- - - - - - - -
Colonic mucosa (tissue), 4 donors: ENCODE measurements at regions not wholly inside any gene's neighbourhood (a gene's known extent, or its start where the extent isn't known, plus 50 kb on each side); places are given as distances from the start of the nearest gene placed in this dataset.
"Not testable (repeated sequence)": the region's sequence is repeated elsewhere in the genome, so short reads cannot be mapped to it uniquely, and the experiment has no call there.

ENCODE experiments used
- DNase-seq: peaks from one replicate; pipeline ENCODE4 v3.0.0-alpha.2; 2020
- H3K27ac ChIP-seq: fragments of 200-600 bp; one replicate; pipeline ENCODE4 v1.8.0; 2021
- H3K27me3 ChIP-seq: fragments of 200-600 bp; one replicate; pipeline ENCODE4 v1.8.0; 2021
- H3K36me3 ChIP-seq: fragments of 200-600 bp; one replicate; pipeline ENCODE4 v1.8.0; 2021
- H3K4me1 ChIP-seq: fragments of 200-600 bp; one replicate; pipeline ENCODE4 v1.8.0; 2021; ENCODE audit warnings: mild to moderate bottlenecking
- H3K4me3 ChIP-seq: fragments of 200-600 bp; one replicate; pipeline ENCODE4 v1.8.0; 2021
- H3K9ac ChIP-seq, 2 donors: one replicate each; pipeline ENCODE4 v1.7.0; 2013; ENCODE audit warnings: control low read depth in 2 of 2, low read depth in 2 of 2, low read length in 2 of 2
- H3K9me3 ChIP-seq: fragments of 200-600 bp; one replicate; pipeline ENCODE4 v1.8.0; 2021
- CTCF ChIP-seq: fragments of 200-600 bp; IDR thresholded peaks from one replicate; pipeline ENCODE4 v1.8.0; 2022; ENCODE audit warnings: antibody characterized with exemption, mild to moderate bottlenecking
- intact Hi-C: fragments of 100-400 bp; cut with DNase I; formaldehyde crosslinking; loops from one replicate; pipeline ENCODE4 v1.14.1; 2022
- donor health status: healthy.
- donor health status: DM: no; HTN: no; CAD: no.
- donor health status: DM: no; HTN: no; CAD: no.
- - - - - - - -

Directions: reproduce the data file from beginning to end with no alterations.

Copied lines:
Colonic mucosa (tissue), 4 donors: ENCODE measurements at regions not wholly inside any gene's neighbourhood (a gene's known extent, or its start where the extent isn't known, plus 50 kb on each side); places are given as distances from the start of the nearest gene placed in this dataset.
"Not testable (repeated sequence)": the region's sequence is repeated elsewhere in the genome, so short reads cannot be mapped to it uniquely, and the experiment has no call there.

ENCODE experiments used
- DNase-seq: peaks from one replicate; pipeline ENCODE4 v3.0.0-alpha.2; 2020
- H3K27ac ChIP-seq: fragments of 200-600 bp; one replicate; pipeline ENCODE4 v1.8.0; 2021
- H3K27me3 ChIP-seq: fragments of 200-600 bp; one replicate; pipeline ENCODE4 v1.8.0; 2021
- H3K36me3 ChIP-seq: fragments of 200-600 bp; one replicate; pipeline ENCODE4 v1.8.0; 2021
- H3K4me1 ChIP-seq: fragments of 200-600 bp; one replicate; pipeline ENCODE4 v1.8.0; 2021; ENCODE audit warnings: mild to moderate bottlenecking
- H3K4me3 ChIP-seq: fragments of 200-600 bp; one replicate; pipeline ENCODE4 v1.8.0; 2021
- H3K9ac ChIP-seq, 2 donors: one replicate each; pipeline ENCODE4 v1.7.0; 2013; ENCODE audit warnings: control low read depth in 2 of 2, low read depth in 2 of 2, low read length in 2 of 2
- H3K9me3 ChIP-seq: fragments of 200-600 bp; one replicate; pipeline ENCODE4 v1.8.0; 2021
- CTCF ChIP-seq: fragments of 200-600 bp; IDR thresholded peaks from one replicate; pipeline ENCODE4 v1.8.0; 2022; ENCODE audit warnings: antibody characterized with exemption, mild to moderate bottlenecking
- intact Hi-C: fragments of 100-400 bp; cut with DNase I; formaldehyde crosslinking; loops from one replicate; pipeline ENCODE4 v1.14.1; 2022
- donor health status: healthy.
- donor health status: DM: no; HTN: no; CAD: no.
- donor health status: DM: no; HTN: no; CAD: no.